Senate Races to Avert a Debt Disaster
The Debt

Senate Races to Avert a Debt Disaster

Rod Lamkey/CNP/Sipa USA

The Senate is set to vote Thursday evening on an agreement to raise the debt ceiling and avoid a government default that could occur in less than two weeks, but some Republicans are unhappy about the deal and it’s not clear yet whether the GOP will be able to muster the necessary votes.

The agreement announced by Senate Majority Leader Chuck Schumer (D-NY) Thursday would raise the debt ceiling by $480 billion above its current level of $28.4 trillion, allowing the Treasury to continue financing federal spending without restraint until December 3. The date is an estimate, though, and some Republican lawmakers say the debt limit increase could push the new potential default date into early January.

“There is no way to predict with any precision exactly how much you would need to increase the debt limit by to get to a certain date,” Shai Akabas, the director of economic policy at the Bipartisan Policy Center, told The New York Times.

Vote unclear: Quick passage of the deal would require unanimous consent in the Senate. Just one Republican can object, in which case the 50 Democrats would need to find at least 10 Republicans to vote with them to move the bill ahead, at which point it could pass with a simple majority.

Several conservative Republicans, including Sens. Mike Lee (UT), Ted Cruz (TX) and Rand Paul (KY) have indicated they would demand a vote, and it’s not clear that there are 10 Republicans willing to publicly support the bill.

Senate Republican Whip John Thune (SD) said that as of Thursday afternoon, GOP lawmakers were still debating the measure. “We’re having conversations with our members and kind of figuring out where people are, but, as you might expect, this is not an easy one to whip,” he said. “In the end we’ll be there, but it will be a painful birthing process.”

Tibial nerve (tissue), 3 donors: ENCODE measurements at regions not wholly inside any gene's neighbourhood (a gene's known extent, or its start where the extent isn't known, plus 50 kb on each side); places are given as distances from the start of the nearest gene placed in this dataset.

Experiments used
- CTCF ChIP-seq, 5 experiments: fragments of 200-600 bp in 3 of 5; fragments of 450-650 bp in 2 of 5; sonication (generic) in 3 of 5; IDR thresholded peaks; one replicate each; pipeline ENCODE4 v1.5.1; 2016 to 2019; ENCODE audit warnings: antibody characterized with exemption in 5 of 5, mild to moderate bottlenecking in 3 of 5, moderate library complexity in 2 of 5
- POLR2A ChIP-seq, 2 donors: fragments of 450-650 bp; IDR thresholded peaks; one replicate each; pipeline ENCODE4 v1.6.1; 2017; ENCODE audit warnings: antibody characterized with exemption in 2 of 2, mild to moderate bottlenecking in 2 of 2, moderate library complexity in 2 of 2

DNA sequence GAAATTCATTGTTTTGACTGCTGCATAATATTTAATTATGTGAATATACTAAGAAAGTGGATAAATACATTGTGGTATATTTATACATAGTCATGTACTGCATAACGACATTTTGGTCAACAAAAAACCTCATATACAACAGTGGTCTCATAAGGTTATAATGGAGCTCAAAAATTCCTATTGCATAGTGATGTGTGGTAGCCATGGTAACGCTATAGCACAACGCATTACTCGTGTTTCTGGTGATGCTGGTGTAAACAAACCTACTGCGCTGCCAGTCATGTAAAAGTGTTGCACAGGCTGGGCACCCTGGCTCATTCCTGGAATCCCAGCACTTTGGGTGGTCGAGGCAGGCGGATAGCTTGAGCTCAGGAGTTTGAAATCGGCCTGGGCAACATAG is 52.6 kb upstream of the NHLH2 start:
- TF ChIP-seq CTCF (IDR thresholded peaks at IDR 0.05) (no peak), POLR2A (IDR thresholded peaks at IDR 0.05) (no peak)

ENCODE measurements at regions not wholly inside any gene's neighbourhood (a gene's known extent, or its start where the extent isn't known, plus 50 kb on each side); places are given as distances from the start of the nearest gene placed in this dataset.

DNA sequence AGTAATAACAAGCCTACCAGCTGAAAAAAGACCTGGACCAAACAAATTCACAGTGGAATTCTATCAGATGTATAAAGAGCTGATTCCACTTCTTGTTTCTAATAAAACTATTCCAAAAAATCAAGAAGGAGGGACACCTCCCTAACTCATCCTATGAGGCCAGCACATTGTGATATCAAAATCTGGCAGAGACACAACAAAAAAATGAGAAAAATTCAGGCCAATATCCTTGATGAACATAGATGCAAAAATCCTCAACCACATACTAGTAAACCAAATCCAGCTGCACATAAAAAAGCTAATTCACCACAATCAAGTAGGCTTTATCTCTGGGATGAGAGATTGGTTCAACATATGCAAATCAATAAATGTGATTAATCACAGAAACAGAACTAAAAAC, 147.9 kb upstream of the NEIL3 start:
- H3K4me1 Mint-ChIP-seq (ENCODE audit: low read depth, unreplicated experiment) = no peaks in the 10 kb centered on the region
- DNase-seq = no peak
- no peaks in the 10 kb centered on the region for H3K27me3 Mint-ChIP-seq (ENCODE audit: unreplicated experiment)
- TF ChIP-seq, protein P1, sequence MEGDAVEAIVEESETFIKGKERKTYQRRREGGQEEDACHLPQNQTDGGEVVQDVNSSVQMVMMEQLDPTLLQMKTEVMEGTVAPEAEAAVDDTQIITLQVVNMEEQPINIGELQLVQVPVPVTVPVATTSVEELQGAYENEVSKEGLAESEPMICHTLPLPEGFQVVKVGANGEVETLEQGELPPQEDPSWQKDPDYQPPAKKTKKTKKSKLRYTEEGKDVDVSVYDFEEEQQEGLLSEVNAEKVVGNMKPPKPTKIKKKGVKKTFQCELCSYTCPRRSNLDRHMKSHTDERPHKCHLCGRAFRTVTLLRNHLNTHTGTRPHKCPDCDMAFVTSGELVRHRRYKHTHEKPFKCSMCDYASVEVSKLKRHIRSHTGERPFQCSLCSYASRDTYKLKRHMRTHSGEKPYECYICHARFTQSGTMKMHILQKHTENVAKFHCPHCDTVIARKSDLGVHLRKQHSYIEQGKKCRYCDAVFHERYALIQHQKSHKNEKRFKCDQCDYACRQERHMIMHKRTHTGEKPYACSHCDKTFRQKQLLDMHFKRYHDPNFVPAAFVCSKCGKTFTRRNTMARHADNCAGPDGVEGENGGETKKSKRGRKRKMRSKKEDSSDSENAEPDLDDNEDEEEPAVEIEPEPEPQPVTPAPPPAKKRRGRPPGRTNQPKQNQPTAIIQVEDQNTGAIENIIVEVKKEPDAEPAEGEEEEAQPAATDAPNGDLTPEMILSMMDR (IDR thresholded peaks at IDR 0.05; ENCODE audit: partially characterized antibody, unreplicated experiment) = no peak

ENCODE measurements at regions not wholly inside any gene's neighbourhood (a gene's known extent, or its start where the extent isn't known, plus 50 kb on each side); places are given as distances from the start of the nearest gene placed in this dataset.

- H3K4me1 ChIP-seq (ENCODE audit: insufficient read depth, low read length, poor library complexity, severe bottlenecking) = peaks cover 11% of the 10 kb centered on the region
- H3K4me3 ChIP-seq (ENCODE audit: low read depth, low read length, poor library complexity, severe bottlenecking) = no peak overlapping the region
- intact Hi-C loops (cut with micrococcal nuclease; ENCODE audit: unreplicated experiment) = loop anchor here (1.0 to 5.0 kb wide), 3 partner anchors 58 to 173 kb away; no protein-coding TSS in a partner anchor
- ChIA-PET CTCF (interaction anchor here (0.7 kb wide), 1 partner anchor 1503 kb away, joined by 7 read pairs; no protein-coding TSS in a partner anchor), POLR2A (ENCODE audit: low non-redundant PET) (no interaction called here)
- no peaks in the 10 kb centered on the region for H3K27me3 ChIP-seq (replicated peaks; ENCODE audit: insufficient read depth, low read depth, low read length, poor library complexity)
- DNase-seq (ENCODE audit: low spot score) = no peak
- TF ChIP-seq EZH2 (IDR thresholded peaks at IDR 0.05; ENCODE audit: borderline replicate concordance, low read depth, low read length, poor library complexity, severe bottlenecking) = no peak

Some Republicans are worried about how their base will respond to the bill passing without GOP resistance, the Times’ Emily Cochrane reports. Former President Donald Trump has been pushing Republicans to keep fighting over the debt limit, increasing pressure on GOP lawmakers to withhold their support.

Sen. Lindsey Graham (SC) is another one of the GOP lawmakers who aren’t happy about the agreement. “I don’t understand why we’re folding,” Graham said Thursday, referring to Senate Minority Leader Mitch McConnell’s (R-KY) apparent retreat from his hardline position on the matter. “This is a complete capitulation.”

McConnell still pushing reconciliation: McConnell, the driving force behind Republican resistance to cooperating with Democrats on the debt limit, said the agreement doesn’t change his position on raising the ceiling. He still insists that Democrats use the budget reconciliation process to raise the limit on their own, with no Republican help. The deal simply pushes back the deadline for getting that done.

But Democrats don’t appear to be any more interested in acceding to McConnell’s demand now than they were before the short-term agreement was announced. “He said all along that he wanted us to do this through budget reconciliation. And we're not doing it,” said Sen. Tammy Duckworth (D-IL) “We made it clear we're going to stand strong.”

“The ultimate solution would be for a bipartisan vote to occur,” Sen. Mazie Hirono (D-HI) said. “Clearly, Mitch McConnell continues to not want to take any responsibility.”

Other lawmakers were exasperated by the need to address what seems like an artificial and avoidable crisis. “This whole process is stupidity on steroids,” Sen. Mark Warner (D-VA) said.

Another fiscal cliff coming: If or when the deal is approved, Congress will have given itself a few more weeks to work out a longer-term solution. But things may not be any easier in December, and may in fact be more difficult, since lawmakers will also be dealing with funding for the federal government, which is scheduled to expire on December 3.

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